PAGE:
Review: The Suitcase. Derby Theatre. by The Market Theatre Johannesburg. (touring)

The promotional tag line for The Market Theatre Johannesburg’s play The Suitcase is A MOMENT, A HOPE, A CHOICE. In this play’s case (no pun intended) these are simple words that carry a lot of emotional and life changing weight. And in The Suitcase, currently playing at Derby Theatre until 23rd September, this seemingly simple story of a young couple named Ngobese, both escapees from the restrictions of their South African village, and keen for a new life in the city, is emotionally beyond simplistic. It is profound, witty and poetically beautiful with a deep wish for happiness and stability at its tender heart. The Suitcase is adapted from a short story by Es’kia Mphahlele.

It is appropriate that The Market Theatre Johannesburg is called ‘The Theatre of Struggle’ for the dominant themes in The Suitcase are of continuing love through times of great struggle. It is a universal story of the experiences of migrants out of place in their own politically beleaguered country. Invisible, but tangible in the air, is the sense of a dangerous world of 1950s apartheid and in the sincere, and most expressive playing of this piece, the audience feel truly transported to the dust, heat and poverty of South Africa. The acting is finely detailed and exquisitely mimed in parts. Using the languages of South Africa as well as English we really feel involved and genuinely care about the characters on stage.

Finely directed by James Ngcobo The Suitcase includes authentic South African voices in text and song with music by Hugh Masekela. The cast includes well known names from South African stage and screen. They are all very fine actors and expressive storytellers and constantly engaging even in the silences.

Siyabonga Caswell Thwala is Timi Ngobese and his wife Namhala Ngobese is played by Masasa Lindiwe Mbangeni. These are the naive young couple who flee to the city with their few worldly goods to start a new life and are befriended by Mlotshwa (Molatlhegi Desmond Dube) who offers them streetwise advice and a room to stay. Along the way they meet a variety of characters including the amusingly garrulous Pitso (Nhlanhla John Lata). Lata and Dube also act as storytellers and Lata is hilarious as a drunken man in the latter part of this one hundred minute one act play.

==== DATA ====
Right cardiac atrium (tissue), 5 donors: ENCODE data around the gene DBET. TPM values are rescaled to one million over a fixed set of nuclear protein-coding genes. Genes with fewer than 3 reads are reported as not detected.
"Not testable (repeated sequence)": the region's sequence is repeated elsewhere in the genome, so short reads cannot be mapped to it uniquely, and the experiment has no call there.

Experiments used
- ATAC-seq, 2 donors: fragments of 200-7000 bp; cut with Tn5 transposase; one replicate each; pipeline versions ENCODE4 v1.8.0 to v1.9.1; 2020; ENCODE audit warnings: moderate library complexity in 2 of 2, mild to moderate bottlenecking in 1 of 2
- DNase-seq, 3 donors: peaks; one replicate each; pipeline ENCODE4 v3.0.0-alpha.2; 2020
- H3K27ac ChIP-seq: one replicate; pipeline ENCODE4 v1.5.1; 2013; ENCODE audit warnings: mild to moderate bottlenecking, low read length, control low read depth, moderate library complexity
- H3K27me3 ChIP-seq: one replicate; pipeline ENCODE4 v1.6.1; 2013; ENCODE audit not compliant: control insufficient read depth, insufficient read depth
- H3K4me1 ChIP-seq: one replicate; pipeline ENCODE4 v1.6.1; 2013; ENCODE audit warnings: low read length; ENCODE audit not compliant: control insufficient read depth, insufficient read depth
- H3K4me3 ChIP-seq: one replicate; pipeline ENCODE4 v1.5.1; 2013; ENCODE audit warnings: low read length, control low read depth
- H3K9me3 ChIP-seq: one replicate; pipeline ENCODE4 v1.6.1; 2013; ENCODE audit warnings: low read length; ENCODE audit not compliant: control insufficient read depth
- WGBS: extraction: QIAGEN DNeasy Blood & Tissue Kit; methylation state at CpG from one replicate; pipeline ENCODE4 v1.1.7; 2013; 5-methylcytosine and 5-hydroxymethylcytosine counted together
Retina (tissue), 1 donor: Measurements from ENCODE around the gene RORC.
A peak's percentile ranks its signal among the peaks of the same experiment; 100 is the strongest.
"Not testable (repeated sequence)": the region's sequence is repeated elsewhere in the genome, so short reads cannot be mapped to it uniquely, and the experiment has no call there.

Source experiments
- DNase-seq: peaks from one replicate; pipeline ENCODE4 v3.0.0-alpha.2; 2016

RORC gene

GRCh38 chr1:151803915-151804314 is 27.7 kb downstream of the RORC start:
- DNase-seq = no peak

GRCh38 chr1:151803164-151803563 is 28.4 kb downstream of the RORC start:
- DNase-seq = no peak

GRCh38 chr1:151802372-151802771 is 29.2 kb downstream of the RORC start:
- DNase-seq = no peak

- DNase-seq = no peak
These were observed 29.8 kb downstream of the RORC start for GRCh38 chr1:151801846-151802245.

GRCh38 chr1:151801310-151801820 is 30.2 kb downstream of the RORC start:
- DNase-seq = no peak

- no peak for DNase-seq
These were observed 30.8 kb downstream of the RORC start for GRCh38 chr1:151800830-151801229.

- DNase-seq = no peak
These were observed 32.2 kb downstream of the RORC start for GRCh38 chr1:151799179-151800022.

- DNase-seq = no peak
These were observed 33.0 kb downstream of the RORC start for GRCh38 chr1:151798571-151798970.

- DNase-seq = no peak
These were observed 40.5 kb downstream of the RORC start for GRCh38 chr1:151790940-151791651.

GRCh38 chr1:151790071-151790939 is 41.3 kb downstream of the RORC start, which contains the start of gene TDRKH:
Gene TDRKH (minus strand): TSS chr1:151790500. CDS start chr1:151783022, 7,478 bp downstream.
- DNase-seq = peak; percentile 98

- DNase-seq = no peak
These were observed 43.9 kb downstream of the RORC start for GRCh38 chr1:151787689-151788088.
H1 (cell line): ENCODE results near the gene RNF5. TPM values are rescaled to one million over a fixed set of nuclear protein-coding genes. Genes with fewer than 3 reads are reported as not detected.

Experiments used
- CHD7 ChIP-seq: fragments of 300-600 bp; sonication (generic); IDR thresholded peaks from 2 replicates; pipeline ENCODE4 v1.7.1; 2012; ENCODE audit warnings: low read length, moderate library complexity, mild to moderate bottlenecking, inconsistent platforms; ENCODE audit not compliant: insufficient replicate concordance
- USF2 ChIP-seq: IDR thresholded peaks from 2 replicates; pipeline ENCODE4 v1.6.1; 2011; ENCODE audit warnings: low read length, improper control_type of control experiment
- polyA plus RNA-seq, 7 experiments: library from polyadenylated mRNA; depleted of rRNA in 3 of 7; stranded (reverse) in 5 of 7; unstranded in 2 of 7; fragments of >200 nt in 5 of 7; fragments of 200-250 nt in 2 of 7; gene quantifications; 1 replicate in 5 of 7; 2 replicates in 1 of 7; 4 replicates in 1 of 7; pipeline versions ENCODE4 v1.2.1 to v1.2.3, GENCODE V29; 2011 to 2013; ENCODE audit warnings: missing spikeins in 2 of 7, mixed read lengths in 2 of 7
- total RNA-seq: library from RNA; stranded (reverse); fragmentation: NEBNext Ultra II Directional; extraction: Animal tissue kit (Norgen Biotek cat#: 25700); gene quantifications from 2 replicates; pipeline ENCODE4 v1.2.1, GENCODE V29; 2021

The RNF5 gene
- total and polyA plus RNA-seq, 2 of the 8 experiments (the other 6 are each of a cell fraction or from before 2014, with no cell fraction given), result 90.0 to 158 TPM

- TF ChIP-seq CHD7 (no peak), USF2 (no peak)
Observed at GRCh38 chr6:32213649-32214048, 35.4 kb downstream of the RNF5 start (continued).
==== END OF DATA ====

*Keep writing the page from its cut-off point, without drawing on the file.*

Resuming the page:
Timi Ngobese makes big attempts to find work to support himself and his newly pregnant wife Namhala. The loving couple are happy in their love for each other despite their relative poverty. As the months go by Timi is still struggling and is now getting depressed about their situation. There ever hopeful state of being is starting to pale into darkness. Namhala tries to remain positive despite the odds. Timi is angry at himself for failing to attain work despite his best efforts and constant rejection.

“I saw a chance, a desperate chance, and I took it.”

One day, in a moment of desperation he decides to steal a woman’s suitcase at the bus station. He hopes that the unknown contents will help his wife and himself in their desperate state.

He panics and runs away with the case and is stopped by the police. The air is thick with anticipation about Timi’s new plight and the outcome. Well, as stated, a moment has occurred, an action has been taken and hope is in the heart of Timi. Now, the rapt Derby Theatre audience is hanging on to every action, breath and sound made on the stage. Will the contents of the suitcase change the lives of the Namhala’s forever? We shall see…The actors are superb in their inventive storytelling and in displaying even the tiniest emotion of the protagonists and supporting characters. If you love theatre then The Suitcase is a must see.

Music and song play a large part in creating atmospheres on stage and the three lady actor/singers Gugulethu Shezi, Penelope Nomfundo Sambo and Nokukhanya Gugulethu Dlamini are at once uplifting and haunting in their singing. Whistles and trills startle and enliven our Western senses throughout. Guitarist Bhekisisa Sifiso Makhosonke Khoza adds support and great acoustic feeling to the work.

Highly recommended.

Reviewer: Phil Lowe

The UK tour is supported by Derby Theatre, Hull Truck Theatre, Northern Stage Newcastle, The Dukes Lancaster and The Playhouse Liverpool.

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